The Perfect Date

It is that time of year when there is a chill in the air, a brisk breeze, and people hang lights on their houses and trees. Baristas craft holiday-themed beverages at our local coffee shops. People spend their idle time searching for gifts for their loved ones. Holiday-themed music plays in the malls and stores as we fill our shopping lists and that music always reminds me of the holidays. Sometimes it is played in elevators and shops and other times radio stations switch formats to broadcasting it 24/7. But, what could holiday music have to do with sexual violence prevention? I am sure that people are familiar with problematic lyrics in hip-hop or rock. But, what if I pointed out disturbing content in a holiday standard? 
"Baby It's Cold Outside" was written in 1944 by Frank Loesser. It is a popular song that has been covered by Ray Charles, Michael Buble, Ella Fitzgerald, Willie Nelson, Norah Jones, and Dolly Parton. In fact, the artists that have covered this song are a who's who of music. The song lyrics tell a story of a young woman trying to end a date. The song is a call and response duet as it flows like a conversation between two people rather than one lead singer. Over and over again the woman states reasons why she wants to leave. And, over and over again the man rebuffs her assertions to end the date by saying "Baby It's Cold Outside." For example, the woman says "I've got to go away," or "my mother will start to worry." No matter what the woman says, the man always rebuts her requests with a reason why she should not go home. At another point in the song, the woman says "I really can't stay," and the man replies " (Oh baby, don't hold out)." Other times she assertively states "I simply must go" or "the answer is no," and the man doggedly keeps trying to coerce her into staying the night. 
So, what is going on here? I see this song as the epitome of how we socialize men. Men are taught to ask again and keep asking when they hear a no. Men are also taught that no does not mean no. Society emboldens that belief with statements like "oh baby, don't hold out." Male socialization sets a standard where consent is about overcoming a no rather than an enthusiastic yes. Also, this socialization is about wearing down resistance rather than hearing another person's needs, wants, and desires. These messages are challenging to me. If consent means wearing a woman down until she gives a half-hearted yes, then is that really consent? Are that two people choosing to do something together because they both want it, or is that coercion? And, what does this messaging means for men and women as they try to navigate dating and relationships?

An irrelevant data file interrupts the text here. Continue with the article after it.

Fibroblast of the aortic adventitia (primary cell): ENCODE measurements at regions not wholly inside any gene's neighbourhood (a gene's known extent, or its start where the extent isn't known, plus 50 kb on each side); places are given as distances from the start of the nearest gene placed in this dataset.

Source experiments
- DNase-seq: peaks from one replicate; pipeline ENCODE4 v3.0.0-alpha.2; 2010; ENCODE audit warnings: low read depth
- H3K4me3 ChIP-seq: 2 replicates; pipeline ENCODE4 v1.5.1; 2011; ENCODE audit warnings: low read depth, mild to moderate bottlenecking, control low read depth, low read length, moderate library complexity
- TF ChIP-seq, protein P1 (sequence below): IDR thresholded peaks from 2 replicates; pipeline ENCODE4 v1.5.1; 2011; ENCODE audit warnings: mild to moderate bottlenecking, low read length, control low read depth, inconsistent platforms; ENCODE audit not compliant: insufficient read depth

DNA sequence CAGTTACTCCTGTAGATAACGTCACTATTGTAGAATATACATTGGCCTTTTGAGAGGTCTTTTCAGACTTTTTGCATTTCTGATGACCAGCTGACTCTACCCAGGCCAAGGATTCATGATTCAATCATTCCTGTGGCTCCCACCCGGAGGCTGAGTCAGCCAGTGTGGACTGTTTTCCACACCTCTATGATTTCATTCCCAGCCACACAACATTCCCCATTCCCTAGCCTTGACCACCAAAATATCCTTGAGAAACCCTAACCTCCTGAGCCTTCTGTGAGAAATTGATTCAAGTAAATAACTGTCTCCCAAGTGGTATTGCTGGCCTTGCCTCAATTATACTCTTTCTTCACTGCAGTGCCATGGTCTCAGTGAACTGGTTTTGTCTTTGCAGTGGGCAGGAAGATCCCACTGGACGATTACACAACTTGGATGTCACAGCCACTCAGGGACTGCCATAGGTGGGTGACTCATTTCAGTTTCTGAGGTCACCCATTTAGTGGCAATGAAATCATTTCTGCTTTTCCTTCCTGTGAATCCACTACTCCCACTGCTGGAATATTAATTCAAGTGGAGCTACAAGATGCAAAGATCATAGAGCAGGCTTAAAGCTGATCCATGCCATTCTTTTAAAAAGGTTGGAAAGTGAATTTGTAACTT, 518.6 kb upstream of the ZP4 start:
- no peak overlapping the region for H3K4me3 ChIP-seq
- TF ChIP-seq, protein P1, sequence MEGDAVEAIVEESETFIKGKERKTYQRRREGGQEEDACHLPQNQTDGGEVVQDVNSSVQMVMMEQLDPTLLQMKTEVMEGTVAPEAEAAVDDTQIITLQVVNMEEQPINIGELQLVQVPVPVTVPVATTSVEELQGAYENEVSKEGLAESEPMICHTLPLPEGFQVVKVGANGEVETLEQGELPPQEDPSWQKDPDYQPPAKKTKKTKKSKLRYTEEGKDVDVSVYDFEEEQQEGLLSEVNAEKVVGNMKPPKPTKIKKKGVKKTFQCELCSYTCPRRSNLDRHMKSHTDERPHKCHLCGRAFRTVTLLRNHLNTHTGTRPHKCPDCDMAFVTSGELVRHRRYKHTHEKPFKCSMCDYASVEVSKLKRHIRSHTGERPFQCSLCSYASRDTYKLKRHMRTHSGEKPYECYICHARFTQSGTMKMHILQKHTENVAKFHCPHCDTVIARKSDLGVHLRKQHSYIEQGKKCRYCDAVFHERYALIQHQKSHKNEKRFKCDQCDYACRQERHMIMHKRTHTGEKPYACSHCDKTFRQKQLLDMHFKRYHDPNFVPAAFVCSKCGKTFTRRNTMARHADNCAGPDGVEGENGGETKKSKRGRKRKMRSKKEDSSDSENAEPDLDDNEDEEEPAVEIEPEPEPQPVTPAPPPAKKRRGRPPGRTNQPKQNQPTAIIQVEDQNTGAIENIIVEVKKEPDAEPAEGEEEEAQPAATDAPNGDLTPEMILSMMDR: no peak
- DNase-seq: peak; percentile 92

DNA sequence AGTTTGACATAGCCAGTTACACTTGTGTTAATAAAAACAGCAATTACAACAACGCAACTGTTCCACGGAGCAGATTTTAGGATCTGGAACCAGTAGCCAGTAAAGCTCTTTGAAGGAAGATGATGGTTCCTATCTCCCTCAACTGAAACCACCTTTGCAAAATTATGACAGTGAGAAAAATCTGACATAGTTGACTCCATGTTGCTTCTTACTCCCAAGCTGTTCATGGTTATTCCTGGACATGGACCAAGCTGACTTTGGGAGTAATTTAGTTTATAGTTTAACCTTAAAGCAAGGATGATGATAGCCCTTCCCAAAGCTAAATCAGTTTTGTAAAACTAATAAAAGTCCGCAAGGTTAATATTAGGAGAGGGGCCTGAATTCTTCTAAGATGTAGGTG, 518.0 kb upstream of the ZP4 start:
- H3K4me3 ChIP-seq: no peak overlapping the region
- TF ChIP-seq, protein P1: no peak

Could there be something even more sinister going on here? The score of the song refers to the man's lyrics as the wolf and the female's parts as a mouse. That choice by the creator of the song implies a lot. The man is the predator, and the woman is the prey. The wolf is always in charge when it comes face to face with a mouse. The mouse is not going to win. The mouse has the deck stacked against her. Thus, this song also demonstrates an imbalance of power in relationships between men and women. If she is prey, then can she always say yes on her terms? He consistently exerts pressure on her to get her to comply. Another interesting theme to note in this tune is the way men have control over the woman's sexuality. For example, she sings "My brother will be there at the door" or "father will be pacing the floor." In this song, a woman's sexuality is not her own. She feels pressure from not only the man she went on a date with but also the men in her immediate family. But, the pressure does not stop with just the males, for she is concerned about her "suspicious sister," "vicious aunt," and what the "neighbors might think." There is clear societal pressure about what she should do and who her choices might disappoint. 
There are several beliefs put out in this song. One belief is for men to keep combating a no until they hear a yes. And, related to that view is that women play hard to get. The reason why "baby it's cold outside" is such a powerful example of how our culture has messed up consent and sexuality is that her no is never really heard. It plays into that belief that a real man just needs to wear her down. There is so much here. And, the sentiments in this song are masked by the sweet voices Christmas themed instrumentals. The script is familiar to me. It is one that I was taught as a man. It is a script that encourages men to use whatever means necessary to get a woman into bed. This narrative is not one where a woman's humanity, agency, sexuality, or even choice is something to be considered. The woman here is a thing to be possessed or a notch on his bedpost. He is not really concerned about her safety or what she wants. His pleas are all about him. He even tries to hold her responsible for hurting his pride. But, if he were particularly concerned about her he would offer her the coat she asks him for or walk her home.